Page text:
“We make a living by what we get, but we make a life by what we give.” ~ Winston Churchill
In our infancy, mom and dad made sure that our clothes were clean, that we were fed, that we got our vaccinations and regular checkups. They made sure our clothes were mended, our beds were made and we were as safe as possible.
Some 40 … maybe 50 years later, it's our turn. We make sure our parents have clean clothes and linens, that they get to their doctors' appointments and take their medications according to schedule. We make sure they're safe and nourished and we visit regularly.
When this cycle makes its turn, we are reminded of life's fragility as well as our own mortality, aren’t we? Doesn’t it also cause us to revisit issues like the cost of long-term care, or our inability to perform simple functions that we’ve taken for granted … and even our right to die?
My recent return to Michigan to visit my 94-year-old mother, now confined to nursing care, was a powerful reminder of the circle of life. As I strolled through the hallways of this first-class facility, I often found myself looking through different prisms. Through one, I was enlightened and enraptured by the affectionate community that these noble seniors created among themselves. Through a more personal prism, I was saddened by the loneliness and feelings of abandonment that are frequent companions for so many.
When we begin to reflect on these circumstances, our thoughts eventually turn inward. What will it be like when it's our turn? How will we function? How limited will be our mobility? Will we go lightly into the night or go kicking and screaming during that last mile? And, in our darkest moments ... "Why would I want to live like this? Put me out of my misery. If it comes to that, I don't want to wear diapers, be fed like a baby, etc."
As always, my wonderful wife offered the simple answer to this conundrum: “It’s not about us but about them … your mother, our mothers, our parents. We need to let them give us this gift … of both love as well as a deeper understanding of the nature of service. It is their parting gift to us, and it gives us a chance to personify those same lessons for our children.” That’s a powerful lesson … and integral to a number of other lessons we can apply to successfully build our businesses.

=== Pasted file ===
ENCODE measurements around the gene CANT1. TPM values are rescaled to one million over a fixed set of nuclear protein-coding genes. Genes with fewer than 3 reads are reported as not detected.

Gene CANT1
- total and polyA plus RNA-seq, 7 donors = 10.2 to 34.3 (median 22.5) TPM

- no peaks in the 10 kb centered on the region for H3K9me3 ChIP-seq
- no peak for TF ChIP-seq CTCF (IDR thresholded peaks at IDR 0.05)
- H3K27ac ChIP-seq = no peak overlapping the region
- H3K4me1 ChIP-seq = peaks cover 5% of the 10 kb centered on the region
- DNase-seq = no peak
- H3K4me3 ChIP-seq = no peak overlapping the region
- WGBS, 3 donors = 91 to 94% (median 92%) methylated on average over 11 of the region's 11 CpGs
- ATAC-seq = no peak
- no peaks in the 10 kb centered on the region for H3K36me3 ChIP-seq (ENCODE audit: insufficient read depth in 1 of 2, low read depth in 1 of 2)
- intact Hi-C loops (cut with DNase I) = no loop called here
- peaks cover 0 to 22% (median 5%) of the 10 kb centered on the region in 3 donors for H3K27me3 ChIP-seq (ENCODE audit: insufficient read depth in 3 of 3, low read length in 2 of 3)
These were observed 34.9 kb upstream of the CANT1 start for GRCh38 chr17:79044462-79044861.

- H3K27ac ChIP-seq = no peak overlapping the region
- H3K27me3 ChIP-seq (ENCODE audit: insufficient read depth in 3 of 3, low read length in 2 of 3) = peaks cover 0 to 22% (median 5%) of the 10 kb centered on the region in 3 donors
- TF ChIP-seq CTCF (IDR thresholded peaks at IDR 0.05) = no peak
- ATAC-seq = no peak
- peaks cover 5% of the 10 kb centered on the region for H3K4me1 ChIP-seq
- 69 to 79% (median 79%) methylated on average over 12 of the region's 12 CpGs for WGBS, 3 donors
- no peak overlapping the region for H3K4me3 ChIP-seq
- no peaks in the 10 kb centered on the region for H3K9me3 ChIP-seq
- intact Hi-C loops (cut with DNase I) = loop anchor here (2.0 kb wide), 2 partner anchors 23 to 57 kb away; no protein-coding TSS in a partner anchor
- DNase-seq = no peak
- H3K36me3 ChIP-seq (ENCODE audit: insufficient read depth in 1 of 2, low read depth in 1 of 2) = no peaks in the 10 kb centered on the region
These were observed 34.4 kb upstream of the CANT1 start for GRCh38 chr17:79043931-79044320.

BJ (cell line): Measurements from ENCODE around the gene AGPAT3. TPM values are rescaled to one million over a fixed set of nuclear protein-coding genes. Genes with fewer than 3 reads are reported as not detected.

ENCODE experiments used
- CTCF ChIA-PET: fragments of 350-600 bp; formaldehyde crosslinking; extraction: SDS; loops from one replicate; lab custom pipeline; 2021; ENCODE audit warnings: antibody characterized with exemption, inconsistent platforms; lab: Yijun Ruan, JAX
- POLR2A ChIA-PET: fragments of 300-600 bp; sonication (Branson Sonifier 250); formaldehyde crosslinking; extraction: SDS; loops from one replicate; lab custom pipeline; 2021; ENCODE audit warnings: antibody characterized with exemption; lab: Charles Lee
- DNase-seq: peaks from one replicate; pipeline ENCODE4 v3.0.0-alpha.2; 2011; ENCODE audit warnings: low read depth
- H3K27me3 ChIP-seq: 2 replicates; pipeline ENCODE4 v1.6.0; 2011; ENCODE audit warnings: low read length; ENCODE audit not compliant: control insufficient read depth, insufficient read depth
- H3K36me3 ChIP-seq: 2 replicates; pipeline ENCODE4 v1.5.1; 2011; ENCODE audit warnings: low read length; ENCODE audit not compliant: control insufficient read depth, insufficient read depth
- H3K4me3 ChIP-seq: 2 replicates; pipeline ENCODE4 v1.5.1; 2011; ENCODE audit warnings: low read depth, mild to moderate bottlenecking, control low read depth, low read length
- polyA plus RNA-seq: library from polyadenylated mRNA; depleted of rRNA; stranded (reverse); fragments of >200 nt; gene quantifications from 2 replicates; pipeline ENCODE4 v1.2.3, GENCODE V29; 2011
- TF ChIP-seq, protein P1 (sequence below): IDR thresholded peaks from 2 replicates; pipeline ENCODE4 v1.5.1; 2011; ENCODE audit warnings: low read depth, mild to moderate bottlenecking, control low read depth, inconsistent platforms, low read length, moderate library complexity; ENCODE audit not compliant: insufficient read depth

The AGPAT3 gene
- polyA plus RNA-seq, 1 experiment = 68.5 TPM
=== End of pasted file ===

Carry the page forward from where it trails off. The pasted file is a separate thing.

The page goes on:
-- PATIENCE. As we traversed the halls of the retirement community, it felt as if everyone was walking over spaghetti. Slippery, slow, unsteady. Step carefully, don't rush because falling is how most elderly citizens are injured. It's a poignant way to learn, maybe re-learn, that patience truly is a virtue. Everyone doesn’t move at our pace ... and they may not be as quick to grasp new concepts or bleed the company’s blood … yet, in so many other ways, they contribute mightily to our lives and to the success of our businesses.
-- PERSPECTIVE. Life is a marathon and not a sprint. There’s no reason to rush to the finish line unless we appreciate the journey. We can’t have it all today, so there’s little value in steamrolling the present at the risk of sacrificing our principles and the values we cherish. Successful businesses have learned this lesson, and as Jim Collins might put it, they grow steadily and consistently … like the hedgehog … to pursue their 10X Goals.